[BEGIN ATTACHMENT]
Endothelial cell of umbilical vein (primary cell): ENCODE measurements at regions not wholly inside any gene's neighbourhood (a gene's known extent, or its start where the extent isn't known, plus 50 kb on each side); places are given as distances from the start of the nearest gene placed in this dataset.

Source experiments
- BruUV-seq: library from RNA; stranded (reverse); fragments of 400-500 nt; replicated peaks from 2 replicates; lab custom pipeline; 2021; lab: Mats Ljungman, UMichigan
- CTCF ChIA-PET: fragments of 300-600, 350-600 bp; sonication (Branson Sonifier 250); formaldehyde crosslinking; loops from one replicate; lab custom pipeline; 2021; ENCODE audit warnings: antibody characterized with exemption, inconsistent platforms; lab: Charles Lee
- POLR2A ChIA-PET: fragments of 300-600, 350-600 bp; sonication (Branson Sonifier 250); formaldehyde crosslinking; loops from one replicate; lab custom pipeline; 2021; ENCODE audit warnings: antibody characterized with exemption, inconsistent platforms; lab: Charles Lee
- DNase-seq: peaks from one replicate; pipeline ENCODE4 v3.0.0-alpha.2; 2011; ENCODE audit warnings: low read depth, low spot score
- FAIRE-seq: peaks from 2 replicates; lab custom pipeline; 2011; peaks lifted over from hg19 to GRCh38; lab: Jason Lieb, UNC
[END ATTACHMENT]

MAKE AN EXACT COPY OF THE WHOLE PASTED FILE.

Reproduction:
Endothelial cell of umbilical vein (primary cell): ENCODE measurements at regions not wholly inside any gene's neighbourhood (a gene's known extent, or its start where the extent isn't known, plus 50 kb on each side); places are given as distances from the start of the nearest gene placed in this dataset.

Source experiments
- BruUV-seq: library from RNA; stranded (reverse); fragments of 400-500 nt; replicated peaks from 2 replicates; lab custom pipeline; 2021; lab: Mats Ljungman, UMichigan
- CTCF ChIA-PET: fragments of 300-600, 350-600 bp; sonication (Branson Sonifier 250); formaldehyde crosslinking; loops from one replicate; lab custom pipeline; 2021; ENCODE audit warnings: antibody characterized with exemption, inconsistent platforms; lab: Charles Lee
- POLR2A ChIA-PET: fragments of 300-600, 350-600 bp; sonication (Branson Sonifier 250); formaldehyde crosslinking; loops from one replicate; lab custom pipeline; 2021; ENCODE audit warnings: antibody characterized with exemption, inconsistent platforms; lab: Charles Lee
- DNase-seq: peaks from one replicate; pipeline ENCODE4 v3.0.0-alpha.2; 2011; ENCODE audit warnings: low read depth, low spot score
- FAIRE-seq: peaks from 2 replicates; lab custom pipeline; 2011; peaks lifted over from hg19 to GRCh38; lab: Jason Lieb, UNC